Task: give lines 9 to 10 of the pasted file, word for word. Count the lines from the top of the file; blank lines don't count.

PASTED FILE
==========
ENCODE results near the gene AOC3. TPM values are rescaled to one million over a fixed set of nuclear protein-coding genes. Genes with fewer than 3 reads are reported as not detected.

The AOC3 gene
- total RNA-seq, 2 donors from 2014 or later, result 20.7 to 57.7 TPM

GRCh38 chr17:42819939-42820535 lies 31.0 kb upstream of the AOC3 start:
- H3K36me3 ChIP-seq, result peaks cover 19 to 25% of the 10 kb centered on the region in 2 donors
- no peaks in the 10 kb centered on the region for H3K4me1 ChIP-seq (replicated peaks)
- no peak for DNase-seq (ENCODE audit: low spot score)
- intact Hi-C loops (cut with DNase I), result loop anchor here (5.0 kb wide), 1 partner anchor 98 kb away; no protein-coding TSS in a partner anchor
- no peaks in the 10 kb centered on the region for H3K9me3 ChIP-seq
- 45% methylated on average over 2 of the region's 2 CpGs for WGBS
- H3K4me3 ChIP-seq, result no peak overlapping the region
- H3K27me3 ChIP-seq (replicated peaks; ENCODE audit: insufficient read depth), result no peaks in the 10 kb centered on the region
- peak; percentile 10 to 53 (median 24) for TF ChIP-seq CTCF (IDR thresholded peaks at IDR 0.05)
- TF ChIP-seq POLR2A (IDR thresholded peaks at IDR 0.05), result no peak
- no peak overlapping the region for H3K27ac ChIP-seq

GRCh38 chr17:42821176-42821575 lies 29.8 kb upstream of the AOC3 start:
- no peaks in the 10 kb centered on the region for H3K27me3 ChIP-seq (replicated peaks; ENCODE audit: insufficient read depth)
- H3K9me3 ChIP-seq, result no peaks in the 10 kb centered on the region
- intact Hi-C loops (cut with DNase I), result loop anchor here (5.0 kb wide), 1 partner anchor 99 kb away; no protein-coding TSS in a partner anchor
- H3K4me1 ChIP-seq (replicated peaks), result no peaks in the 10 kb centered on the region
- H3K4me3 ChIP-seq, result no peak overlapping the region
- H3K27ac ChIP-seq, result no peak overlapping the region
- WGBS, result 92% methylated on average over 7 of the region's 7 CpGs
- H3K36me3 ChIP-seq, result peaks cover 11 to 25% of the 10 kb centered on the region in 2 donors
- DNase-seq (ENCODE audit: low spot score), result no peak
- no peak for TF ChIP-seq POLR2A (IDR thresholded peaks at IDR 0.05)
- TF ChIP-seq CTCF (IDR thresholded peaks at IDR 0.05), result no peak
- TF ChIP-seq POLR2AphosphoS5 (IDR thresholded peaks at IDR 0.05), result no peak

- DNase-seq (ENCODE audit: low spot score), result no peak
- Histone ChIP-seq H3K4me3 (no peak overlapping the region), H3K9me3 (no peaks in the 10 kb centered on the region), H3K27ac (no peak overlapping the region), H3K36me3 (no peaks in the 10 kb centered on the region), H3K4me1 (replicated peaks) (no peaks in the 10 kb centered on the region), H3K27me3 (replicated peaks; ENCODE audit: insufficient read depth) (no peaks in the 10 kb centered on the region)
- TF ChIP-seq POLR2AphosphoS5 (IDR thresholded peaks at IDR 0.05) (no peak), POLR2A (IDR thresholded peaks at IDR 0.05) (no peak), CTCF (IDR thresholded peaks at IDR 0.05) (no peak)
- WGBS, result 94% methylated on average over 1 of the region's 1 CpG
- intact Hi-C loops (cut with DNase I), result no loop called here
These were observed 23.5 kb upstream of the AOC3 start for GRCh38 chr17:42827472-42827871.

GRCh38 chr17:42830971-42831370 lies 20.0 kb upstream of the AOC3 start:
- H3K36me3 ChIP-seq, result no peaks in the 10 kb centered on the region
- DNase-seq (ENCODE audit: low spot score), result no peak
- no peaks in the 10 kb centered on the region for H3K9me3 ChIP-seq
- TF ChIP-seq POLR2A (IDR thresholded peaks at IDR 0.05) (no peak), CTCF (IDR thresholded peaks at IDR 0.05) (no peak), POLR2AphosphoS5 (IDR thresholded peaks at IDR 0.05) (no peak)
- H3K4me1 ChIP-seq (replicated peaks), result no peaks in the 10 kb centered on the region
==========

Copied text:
- no peaks in the 10 kb centered on the region for H3K9me3 ChIP-seq
- 45% methylated on average over 2 of the region's 2 CpGs for WGBS